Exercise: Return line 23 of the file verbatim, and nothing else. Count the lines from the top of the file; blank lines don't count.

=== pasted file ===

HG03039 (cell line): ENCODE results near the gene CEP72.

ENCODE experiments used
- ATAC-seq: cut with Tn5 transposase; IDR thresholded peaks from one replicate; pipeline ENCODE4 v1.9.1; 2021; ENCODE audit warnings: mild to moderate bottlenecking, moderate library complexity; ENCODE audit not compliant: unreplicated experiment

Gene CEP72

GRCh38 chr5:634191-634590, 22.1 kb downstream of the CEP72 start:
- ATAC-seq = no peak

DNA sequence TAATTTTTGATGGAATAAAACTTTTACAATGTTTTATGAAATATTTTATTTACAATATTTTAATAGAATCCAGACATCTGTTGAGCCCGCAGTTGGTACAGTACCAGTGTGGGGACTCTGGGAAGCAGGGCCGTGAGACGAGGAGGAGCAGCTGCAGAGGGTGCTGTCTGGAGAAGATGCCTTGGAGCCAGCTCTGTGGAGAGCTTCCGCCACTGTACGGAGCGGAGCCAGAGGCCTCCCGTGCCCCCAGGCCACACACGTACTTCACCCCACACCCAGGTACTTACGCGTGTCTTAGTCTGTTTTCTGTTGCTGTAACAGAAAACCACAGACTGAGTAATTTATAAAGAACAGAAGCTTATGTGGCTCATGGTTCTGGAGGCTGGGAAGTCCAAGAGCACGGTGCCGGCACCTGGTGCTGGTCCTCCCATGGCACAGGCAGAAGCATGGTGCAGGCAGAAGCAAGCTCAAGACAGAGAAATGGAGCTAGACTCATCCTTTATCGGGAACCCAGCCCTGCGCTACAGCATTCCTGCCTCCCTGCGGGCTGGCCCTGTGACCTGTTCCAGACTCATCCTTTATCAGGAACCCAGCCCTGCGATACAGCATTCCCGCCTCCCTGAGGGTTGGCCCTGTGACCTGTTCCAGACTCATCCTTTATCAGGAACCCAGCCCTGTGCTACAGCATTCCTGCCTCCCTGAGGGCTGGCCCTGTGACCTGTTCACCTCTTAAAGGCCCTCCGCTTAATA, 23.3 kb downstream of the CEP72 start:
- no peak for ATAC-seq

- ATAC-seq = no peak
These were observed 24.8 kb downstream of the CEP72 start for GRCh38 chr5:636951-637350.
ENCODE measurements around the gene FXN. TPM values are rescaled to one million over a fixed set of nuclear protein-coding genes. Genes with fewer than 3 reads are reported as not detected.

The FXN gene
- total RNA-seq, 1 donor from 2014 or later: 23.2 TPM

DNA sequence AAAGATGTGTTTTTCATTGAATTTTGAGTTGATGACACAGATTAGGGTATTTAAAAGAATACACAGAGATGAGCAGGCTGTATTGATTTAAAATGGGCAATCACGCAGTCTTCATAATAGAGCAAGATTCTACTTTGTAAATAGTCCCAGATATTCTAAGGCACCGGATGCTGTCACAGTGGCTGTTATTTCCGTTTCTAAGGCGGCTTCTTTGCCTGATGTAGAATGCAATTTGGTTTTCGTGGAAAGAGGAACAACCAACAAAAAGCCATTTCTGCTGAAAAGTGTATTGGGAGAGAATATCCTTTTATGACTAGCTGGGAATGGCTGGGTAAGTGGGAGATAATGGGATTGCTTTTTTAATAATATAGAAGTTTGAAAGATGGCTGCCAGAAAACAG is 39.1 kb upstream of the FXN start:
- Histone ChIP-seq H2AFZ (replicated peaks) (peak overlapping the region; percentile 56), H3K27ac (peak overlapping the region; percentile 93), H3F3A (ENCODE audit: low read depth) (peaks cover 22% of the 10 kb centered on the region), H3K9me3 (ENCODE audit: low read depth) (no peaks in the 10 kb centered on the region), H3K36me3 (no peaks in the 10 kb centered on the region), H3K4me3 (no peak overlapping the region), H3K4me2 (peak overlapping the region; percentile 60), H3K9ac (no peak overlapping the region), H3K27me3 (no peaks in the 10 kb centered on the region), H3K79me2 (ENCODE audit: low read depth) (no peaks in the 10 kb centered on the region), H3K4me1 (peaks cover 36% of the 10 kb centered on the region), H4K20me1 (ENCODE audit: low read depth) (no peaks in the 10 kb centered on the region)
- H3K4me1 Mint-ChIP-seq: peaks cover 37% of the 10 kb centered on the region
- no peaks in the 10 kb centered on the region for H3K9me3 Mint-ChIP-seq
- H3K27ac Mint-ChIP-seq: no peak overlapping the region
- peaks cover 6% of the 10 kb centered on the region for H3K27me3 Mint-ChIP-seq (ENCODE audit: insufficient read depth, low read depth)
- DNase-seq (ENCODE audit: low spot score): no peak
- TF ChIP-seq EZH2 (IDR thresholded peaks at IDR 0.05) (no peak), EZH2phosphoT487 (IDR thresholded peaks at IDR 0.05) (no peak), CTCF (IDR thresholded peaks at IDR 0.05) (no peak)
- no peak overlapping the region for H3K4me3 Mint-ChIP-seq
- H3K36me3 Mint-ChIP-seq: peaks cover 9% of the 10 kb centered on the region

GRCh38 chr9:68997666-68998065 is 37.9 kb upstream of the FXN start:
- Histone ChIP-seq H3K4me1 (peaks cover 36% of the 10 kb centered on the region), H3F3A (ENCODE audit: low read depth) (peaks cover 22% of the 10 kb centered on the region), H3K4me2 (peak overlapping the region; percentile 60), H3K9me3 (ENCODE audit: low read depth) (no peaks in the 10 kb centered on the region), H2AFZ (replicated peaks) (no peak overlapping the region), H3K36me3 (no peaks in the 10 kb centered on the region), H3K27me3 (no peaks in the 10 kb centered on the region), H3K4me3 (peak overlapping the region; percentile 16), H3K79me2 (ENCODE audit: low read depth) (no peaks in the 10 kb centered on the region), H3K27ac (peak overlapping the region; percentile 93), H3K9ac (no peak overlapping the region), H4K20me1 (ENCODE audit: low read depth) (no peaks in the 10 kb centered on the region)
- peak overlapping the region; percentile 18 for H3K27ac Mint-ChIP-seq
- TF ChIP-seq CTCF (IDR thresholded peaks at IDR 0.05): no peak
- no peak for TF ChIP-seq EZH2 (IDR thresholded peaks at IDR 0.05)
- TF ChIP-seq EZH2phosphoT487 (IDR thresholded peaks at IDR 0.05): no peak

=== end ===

- H3K36me3 Mint-ChIP-seq: peaks cover 9% of the 10 kb centered on the region